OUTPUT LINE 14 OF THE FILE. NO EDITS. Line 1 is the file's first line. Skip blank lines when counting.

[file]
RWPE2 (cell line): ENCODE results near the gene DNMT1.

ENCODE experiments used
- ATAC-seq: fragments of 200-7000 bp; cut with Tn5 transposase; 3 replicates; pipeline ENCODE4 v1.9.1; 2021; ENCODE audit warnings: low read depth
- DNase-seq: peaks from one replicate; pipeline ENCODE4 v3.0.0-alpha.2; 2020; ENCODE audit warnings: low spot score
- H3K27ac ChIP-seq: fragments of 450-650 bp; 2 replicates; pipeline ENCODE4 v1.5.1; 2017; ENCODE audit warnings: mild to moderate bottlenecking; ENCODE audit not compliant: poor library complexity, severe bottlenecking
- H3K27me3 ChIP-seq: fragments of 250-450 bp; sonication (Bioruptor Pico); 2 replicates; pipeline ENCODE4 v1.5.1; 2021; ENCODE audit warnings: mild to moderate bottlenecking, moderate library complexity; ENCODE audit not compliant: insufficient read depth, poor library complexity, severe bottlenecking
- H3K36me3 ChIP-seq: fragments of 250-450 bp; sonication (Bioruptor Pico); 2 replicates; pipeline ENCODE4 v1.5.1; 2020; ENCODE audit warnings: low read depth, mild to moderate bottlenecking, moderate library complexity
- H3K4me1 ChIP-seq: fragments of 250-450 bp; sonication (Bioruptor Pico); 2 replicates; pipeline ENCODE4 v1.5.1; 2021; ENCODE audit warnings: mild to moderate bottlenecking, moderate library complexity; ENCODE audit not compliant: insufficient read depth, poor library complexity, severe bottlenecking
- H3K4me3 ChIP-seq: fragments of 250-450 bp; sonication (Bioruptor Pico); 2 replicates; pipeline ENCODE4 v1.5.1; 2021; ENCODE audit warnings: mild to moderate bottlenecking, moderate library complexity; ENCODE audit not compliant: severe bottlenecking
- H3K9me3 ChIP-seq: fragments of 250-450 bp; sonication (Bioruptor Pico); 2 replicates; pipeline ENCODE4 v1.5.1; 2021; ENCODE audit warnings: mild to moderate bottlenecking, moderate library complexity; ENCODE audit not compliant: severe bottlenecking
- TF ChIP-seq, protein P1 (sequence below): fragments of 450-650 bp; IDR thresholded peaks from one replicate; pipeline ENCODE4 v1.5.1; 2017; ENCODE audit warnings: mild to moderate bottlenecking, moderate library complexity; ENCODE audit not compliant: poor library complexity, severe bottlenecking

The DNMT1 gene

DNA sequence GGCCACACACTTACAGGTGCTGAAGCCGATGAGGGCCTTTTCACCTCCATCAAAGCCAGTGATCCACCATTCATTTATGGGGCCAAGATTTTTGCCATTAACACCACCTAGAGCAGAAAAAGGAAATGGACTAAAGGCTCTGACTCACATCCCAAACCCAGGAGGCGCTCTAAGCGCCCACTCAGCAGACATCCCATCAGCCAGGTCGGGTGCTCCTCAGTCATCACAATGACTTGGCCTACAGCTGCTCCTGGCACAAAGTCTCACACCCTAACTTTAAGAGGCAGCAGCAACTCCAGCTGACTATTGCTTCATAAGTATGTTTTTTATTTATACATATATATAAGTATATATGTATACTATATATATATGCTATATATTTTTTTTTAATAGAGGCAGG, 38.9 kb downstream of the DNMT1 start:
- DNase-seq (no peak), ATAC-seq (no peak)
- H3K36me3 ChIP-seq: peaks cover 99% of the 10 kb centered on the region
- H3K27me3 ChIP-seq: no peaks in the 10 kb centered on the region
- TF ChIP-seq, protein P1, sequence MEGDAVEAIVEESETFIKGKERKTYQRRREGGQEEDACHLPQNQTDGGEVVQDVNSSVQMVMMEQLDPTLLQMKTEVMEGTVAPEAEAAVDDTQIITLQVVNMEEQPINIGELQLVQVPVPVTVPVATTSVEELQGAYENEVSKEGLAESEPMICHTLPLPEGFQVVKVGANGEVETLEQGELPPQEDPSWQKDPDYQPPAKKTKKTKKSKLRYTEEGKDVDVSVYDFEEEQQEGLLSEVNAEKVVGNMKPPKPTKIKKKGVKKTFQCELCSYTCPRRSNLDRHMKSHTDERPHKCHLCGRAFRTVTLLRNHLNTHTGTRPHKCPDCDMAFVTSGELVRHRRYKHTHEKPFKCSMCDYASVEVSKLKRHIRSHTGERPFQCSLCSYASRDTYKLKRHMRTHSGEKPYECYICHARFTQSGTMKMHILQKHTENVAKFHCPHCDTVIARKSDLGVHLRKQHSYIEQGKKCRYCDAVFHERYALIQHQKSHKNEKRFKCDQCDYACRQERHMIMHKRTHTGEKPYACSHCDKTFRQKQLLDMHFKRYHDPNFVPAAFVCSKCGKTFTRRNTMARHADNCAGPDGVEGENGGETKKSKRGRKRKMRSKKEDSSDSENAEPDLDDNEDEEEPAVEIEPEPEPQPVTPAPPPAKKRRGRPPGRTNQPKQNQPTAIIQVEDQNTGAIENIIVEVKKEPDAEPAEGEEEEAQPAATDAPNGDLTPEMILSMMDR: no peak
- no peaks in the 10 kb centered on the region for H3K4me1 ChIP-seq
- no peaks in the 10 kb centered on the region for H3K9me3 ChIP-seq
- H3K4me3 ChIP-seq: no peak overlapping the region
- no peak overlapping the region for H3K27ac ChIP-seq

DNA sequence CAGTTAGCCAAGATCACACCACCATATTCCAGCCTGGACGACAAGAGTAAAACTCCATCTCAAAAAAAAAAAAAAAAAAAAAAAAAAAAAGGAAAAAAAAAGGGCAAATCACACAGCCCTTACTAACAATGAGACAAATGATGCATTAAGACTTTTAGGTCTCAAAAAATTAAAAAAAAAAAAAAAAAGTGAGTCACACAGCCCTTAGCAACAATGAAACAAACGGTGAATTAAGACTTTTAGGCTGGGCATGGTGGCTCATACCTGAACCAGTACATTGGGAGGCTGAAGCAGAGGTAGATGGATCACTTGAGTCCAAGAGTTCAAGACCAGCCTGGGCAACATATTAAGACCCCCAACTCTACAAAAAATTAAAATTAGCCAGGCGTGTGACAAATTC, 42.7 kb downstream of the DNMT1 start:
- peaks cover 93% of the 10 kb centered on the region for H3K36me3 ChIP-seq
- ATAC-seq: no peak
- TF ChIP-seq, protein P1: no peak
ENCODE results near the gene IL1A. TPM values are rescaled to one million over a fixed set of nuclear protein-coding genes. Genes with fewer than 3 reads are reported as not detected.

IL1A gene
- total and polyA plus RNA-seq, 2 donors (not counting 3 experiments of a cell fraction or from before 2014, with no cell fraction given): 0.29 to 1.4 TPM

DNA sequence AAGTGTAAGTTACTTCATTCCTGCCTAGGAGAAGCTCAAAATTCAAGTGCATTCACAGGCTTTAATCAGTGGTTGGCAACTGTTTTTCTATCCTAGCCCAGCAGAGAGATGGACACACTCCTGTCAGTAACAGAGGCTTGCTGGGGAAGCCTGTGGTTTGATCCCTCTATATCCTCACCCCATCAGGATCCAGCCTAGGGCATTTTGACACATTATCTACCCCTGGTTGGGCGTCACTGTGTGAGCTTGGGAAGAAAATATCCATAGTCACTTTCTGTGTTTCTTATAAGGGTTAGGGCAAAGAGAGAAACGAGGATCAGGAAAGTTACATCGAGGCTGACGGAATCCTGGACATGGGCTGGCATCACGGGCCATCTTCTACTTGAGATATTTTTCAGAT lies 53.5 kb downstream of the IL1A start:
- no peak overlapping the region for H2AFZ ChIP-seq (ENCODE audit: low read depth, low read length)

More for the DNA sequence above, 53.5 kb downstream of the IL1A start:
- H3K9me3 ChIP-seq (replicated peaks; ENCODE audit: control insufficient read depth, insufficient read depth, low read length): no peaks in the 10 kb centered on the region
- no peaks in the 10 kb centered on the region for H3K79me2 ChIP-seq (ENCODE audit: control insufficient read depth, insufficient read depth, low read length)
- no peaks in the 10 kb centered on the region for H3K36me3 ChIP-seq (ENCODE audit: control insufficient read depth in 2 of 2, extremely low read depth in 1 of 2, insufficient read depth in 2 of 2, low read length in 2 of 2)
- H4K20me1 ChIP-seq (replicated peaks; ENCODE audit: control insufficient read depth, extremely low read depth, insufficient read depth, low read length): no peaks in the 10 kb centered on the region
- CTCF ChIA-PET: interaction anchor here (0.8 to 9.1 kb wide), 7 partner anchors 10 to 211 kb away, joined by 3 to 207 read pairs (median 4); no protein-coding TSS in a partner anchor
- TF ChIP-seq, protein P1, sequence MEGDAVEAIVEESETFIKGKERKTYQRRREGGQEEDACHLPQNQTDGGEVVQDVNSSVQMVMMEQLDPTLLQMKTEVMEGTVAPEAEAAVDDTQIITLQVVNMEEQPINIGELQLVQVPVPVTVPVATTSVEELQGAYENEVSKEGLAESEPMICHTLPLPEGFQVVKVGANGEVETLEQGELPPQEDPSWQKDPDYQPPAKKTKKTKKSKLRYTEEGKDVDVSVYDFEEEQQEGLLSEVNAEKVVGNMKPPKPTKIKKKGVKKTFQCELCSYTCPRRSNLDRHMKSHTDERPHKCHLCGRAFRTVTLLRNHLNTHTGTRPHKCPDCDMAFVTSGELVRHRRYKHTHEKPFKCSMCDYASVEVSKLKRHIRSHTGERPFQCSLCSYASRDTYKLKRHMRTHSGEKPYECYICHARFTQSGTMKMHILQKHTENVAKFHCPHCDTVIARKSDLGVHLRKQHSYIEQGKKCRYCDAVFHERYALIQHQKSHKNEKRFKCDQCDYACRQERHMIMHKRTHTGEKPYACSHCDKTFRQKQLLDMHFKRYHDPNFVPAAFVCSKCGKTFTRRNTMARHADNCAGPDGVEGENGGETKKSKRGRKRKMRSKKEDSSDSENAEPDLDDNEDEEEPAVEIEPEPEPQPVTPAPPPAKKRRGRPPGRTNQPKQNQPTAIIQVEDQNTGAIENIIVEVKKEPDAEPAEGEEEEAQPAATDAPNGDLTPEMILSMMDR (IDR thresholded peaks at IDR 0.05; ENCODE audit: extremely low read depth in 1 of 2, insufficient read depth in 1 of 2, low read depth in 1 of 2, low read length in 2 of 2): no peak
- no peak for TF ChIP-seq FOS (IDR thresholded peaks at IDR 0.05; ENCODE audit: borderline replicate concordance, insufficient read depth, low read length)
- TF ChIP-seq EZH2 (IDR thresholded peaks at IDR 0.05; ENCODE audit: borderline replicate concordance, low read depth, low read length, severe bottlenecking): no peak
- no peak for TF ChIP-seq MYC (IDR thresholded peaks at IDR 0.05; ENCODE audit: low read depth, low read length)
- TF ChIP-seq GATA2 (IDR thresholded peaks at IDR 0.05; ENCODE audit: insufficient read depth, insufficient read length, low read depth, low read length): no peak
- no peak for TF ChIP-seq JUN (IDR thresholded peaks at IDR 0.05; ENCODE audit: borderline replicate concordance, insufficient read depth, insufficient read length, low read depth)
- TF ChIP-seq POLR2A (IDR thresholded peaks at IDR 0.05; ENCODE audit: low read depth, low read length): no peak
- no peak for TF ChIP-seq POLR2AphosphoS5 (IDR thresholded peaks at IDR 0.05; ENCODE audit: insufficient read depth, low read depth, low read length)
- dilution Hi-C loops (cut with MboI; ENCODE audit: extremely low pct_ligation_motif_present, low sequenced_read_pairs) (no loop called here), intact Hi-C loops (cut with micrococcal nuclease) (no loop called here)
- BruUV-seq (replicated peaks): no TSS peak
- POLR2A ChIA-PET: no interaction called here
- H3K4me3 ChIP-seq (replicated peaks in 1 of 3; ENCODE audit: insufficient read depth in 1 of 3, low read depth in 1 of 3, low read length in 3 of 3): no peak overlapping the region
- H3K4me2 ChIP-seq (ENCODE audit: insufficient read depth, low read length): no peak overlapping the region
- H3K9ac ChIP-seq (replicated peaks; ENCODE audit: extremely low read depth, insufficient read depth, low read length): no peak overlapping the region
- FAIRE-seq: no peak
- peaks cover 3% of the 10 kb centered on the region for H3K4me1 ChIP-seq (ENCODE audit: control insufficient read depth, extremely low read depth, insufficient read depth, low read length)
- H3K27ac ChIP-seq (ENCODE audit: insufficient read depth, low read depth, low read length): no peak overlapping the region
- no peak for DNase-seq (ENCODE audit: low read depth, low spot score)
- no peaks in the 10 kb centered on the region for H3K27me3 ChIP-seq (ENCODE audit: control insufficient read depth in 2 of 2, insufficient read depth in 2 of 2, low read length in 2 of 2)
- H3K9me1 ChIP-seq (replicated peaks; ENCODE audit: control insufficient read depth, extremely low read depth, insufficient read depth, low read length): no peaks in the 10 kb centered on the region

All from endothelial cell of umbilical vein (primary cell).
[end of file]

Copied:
- DNase-seq (no peak), ATAC-seq (no peak)